As younger generations struggle, the 55+ demographic represent an enviable generation who are better off than both their parents and their children. In addition to owning the majority of the property in the housing market, they are also strong spenders in areas such as retail. In this article, we take a look at retail and what it means to the 50+ consumer.



As the uniquely placed generation who are financially better off than both their parents and their children, the average older shopper is significantly outspending their younger counterparts. Despite a keen interest in spending, they have to navigate retail environments and channels which are generally geared towards younger demographics – from marketing and models, to staff and in-store environments.

With products exclusively aimed at younger customers or specifically for the ‘elderly’, there is a lack of understanding around the needs and concerns of the individual shopper. There is not a definitive moment where a customer becomes ‘old’ and revamps their shopping list to accommodate this daunting realisation.



Sabi, a line of ergonomic and eye-catching products and home solutions for aging baby boomers, takes on the unsexy products out there associated with everyday activities, like having medicine or taking a walk. It focuses on low-tech health products which are traditionally clinical and garish and brands them as lifestyle items which look and feel good, rather than shamefully hidden signs of aging.





This spending isn’t just taking place on the high street either. E-tailing is seeing a boom in spend from older shoppers as the vast majority are shopping online weekly. This is through a variety of devices such as laptops, PCs and tablets – devices with the biggest interfaces and the easiest level of control for the user, are making the entry level to digital shopping as easy as possible for those who may struggle with a small screen.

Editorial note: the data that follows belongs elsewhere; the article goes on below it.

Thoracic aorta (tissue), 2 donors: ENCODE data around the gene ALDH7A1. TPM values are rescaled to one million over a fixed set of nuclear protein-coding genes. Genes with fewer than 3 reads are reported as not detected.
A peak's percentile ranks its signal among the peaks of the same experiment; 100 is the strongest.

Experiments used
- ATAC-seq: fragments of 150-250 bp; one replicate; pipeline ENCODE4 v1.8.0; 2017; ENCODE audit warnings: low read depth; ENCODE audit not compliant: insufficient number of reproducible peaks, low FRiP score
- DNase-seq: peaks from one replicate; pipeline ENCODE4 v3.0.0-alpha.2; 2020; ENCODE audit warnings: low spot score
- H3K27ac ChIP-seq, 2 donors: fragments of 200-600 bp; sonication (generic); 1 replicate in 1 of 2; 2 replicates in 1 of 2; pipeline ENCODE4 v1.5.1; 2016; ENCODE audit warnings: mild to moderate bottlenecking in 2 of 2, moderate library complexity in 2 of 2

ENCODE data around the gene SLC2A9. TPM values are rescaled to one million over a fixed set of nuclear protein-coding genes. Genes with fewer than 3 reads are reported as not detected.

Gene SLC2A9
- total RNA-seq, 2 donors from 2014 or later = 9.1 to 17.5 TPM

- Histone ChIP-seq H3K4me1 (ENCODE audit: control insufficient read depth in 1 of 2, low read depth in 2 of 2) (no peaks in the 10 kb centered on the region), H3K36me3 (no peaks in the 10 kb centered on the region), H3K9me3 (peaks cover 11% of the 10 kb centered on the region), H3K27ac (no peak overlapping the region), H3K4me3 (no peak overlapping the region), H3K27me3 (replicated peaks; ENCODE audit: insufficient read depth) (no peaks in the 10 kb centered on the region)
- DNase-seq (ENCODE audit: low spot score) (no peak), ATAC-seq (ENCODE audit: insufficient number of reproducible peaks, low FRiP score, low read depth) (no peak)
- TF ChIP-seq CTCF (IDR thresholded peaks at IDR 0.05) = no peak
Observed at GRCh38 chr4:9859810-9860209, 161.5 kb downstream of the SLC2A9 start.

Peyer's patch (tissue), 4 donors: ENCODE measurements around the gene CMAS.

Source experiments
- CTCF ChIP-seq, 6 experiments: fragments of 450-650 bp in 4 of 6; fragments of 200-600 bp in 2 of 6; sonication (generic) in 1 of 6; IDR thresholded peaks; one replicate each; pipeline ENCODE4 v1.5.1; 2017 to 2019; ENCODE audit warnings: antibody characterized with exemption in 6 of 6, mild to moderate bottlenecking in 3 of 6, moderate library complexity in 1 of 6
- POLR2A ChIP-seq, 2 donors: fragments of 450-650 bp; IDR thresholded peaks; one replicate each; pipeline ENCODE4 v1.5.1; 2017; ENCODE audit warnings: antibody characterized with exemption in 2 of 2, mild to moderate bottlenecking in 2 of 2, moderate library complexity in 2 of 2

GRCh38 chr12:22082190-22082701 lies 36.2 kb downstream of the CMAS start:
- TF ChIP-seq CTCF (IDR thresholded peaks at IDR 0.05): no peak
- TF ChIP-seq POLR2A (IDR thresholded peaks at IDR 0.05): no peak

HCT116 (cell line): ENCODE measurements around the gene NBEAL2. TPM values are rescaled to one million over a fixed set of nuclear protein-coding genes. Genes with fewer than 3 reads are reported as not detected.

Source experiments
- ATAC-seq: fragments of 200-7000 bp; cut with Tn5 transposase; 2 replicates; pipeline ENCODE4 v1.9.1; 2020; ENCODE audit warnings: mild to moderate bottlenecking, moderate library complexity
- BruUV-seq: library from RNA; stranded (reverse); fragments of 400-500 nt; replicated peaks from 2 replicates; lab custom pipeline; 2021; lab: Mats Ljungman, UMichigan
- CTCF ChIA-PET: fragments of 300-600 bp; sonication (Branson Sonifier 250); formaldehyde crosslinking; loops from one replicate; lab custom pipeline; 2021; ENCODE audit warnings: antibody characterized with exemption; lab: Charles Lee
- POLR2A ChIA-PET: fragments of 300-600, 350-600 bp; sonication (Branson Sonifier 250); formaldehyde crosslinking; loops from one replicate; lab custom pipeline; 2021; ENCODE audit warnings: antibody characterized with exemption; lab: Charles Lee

It’s not just about spending online, they are engaging on a deeper level, being more likely to read blogs, news articles and Google reviews while providing shopper feedback and comments too – this heavy interest in the channel is also complemented by the benefit of having products delivered directly to their front door.



M&S have launched a new personalised online space for members of the Sparks loyalty scheme. The site is based around encouraging the type of interaction older consumers like, while using customer feedback to help reshape the outdated ranges. M&S have stated they have no intention of focusing on age but want a relationship with consumers to understand their personal needs and wants.






With more money to spend, there are real opportunities for brands who increase Karma by helping people get the most out of life; because who knows what tomorrow might bring. As the generation experiencing the most comfort and least worries for the future, this trend is especially relevant for these people who are in the ‘golden era’ of their lives.

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